CAROLINE CURTISS: Well, it was extremely scary. I felt like I was just going to pass out.
LEE HOCHBERG: Caroline's United Airlines flight was forced to land early so she could be whisked to an emergency room. The release of peanut dust into the cabin from several hundred open peanut bags apparently set off her reaction. A Mayo Clinic study suggests the situation was not unusual. Researchers found quantities of peanut allergens in the ventilation systems of several commercial airplanes. Some airlines, like Northwest and Southwest, say they'll pull peanuts in flights with allergic passengers, but Caroline's parents say when they asked United to do that on a subsequent flight, the airline said no.
DAVIE CURTISS: There were a range of answers. There was, maybe you should fly another airline. In one case, someone said, I find that to be a very selfish request.
LEE HOCHBERG: United says evidence linking peanut dust in the cabin with allergic reactions is anecdotal, not scientific. The airline refused to be interviewed on camera but in a written statement said it is impractical, if not impossible, to alter the food we serve on a flight by flight or passenger by passenger basis. The Food Allergy Network's Ann Munoz Furlong believes the government should use the Americans With Disabilities Act to force airlines to accommodate food-allergic passengers.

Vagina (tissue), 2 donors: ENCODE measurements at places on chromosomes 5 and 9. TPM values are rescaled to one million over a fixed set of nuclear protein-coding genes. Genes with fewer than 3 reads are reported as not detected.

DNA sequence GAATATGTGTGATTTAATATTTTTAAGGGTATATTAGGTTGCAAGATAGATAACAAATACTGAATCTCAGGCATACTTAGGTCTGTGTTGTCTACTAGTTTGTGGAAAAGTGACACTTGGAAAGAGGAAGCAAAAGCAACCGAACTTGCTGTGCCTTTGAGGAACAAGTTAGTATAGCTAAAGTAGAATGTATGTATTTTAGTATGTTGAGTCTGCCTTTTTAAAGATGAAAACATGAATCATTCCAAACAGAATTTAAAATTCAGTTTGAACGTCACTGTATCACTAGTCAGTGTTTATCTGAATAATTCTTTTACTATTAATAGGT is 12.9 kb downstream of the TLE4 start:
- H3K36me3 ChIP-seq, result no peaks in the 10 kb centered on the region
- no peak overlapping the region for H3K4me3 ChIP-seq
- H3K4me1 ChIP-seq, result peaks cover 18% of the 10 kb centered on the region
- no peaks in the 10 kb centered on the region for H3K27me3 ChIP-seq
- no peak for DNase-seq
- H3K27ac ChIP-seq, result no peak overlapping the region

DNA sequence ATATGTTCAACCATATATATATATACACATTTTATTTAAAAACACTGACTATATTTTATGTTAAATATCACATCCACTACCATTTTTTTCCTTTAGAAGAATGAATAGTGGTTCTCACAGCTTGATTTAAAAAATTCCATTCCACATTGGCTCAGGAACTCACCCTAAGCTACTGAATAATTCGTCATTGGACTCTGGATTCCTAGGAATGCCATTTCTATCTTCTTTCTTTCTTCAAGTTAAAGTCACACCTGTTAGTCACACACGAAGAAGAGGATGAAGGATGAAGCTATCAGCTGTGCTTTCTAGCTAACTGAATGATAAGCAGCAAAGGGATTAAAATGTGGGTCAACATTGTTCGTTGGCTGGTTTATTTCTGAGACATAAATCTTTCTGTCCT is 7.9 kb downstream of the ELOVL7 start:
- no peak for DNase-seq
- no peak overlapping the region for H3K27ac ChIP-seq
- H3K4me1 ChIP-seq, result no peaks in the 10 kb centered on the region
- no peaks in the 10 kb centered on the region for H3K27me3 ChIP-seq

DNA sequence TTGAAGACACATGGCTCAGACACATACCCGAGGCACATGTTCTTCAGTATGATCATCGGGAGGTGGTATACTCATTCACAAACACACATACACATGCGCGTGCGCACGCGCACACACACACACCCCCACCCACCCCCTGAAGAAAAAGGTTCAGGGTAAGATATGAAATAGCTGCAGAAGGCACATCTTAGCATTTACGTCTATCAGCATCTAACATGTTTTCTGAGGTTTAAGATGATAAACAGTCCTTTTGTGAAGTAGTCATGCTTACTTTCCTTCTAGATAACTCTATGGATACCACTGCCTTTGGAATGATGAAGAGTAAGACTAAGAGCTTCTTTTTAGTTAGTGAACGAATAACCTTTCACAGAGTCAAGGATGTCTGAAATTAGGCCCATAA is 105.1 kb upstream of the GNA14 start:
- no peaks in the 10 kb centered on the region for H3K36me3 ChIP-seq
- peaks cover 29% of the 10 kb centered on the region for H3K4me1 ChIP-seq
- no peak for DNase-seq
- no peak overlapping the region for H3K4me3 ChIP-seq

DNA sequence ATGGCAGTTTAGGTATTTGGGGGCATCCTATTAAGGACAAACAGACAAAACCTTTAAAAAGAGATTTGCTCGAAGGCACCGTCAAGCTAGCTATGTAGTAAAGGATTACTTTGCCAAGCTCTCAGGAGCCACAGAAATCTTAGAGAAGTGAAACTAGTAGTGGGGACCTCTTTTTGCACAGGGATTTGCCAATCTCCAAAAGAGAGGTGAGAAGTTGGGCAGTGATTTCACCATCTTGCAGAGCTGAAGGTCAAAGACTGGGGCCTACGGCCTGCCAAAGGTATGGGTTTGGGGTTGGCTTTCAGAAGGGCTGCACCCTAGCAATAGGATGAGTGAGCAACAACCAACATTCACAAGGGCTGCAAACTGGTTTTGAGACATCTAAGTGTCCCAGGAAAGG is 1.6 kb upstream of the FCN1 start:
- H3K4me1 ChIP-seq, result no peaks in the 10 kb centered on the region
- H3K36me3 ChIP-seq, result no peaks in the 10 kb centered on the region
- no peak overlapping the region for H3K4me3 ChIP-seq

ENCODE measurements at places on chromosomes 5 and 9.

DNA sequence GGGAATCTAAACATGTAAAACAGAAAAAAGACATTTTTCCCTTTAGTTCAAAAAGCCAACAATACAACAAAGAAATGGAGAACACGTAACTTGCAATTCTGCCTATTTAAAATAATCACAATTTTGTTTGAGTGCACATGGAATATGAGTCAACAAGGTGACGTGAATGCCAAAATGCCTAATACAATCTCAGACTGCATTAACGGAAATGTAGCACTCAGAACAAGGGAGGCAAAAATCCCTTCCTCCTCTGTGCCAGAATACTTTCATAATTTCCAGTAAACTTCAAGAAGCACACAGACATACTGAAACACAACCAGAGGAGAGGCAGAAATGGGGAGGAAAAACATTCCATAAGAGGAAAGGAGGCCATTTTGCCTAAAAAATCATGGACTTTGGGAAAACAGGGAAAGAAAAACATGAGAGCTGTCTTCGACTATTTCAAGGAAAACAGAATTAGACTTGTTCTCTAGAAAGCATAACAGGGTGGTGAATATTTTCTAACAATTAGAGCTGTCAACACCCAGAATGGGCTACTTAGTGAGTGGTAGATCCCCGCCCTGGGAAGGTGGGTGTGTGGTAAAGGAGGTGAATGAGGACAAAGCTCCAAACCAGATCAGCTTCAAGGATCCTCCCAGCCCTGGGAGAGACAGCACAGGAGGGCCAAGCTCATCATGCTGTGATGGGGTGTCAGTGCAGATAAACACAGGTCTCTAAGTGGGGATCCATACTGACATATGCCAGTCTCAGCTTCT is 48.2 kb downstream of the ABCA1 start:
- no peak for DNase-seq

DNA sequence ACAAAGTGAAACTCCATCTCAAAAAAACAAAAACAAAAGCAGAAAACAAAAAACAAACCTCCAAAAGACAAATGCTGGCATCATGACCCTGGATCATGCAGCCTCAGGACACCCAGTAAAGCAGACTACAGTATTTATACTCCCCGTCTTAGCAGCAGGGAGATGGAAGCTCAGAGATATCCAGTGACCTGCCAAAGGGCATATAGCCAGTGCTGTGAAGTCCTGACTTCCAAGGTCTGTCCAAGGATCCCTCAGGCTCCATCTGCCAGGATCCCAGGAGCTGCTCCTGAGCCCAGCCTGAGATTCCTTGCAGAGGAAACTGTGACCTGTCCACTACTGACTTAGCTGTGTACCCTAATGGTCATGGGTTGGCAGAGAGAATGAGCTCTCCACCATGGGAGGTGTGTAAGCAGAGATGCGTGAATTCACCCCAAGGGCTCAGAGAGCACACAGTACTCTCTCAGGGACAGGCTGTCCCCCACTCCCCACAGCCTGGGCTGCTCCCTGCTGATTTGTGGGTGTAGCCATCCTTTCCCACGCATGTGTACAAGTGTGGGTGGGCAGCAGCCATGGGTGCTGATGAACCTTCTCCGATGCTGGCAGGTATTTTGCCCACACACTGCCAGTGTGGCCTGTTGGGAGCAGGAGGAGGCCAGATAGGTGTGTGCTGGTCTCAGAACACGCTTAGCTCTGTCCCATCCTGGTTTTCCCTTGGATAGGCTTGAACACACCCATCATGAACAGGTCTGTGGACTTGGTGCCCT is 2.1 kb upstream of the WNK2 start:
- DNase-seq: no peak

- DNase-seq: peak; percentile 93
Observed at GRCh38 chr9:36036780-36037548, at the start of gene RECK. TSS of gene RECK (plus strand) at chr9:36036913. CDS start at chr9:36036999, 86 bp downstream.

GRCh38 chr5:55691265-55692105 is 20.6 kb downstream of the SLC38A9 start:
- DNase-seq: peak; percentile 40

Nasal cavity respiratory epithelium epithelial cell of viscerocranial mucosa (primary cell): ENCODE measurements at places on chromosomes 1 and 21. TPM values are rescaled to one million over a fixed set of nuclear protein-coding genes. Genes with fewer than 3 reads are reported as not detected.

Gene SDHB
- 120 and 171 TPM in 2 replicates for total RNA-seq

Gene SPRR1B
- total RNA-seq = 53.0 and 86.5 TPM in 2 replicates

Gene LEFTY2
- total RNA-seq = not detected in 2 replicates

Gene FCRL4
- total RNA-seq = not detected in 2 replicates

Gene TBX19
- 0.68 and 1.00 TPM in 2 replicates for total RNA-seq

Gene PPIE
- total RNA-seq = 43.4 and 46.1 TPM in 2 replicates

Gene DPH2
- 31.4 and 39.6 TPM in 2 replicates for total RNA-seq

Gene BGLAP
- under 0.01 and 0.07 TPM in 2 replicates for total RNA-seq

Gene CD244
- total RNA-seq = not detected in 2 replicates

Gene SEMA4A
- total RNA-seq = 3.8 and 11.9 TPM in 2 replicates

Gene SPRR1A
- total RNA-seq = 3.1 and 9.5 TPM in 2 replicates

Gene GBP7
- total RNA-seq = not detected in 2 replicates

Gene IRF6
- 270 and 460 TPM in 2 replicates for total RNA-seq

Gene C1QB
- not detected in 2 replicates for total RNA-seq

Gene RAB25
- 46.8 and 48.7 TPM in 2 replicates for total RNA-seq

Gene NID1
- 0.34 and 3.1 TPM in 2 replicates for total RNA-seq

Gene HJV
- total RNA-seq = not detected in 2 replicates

ANN MUNOZ FURLONG: We're only asking make the airs safe for us, just as they are for other people. I think that's reasonable.
PEGGY JOHNSON: That is beyond reasonableness. We have somehow come to the point in America where government has got to take care of everybody, every problem. We run to government, and they handle it for us. And I don't believe that's the way America was founded. I don't think it's the way we're going to be a strong nation, is if we continually work to government to solve our problems.
LEE HOCHBERG: With food allergies of all kinds on the increase and no medical solutions in sight, allergy sufferers can only hope a social solution emerges to offer them relief.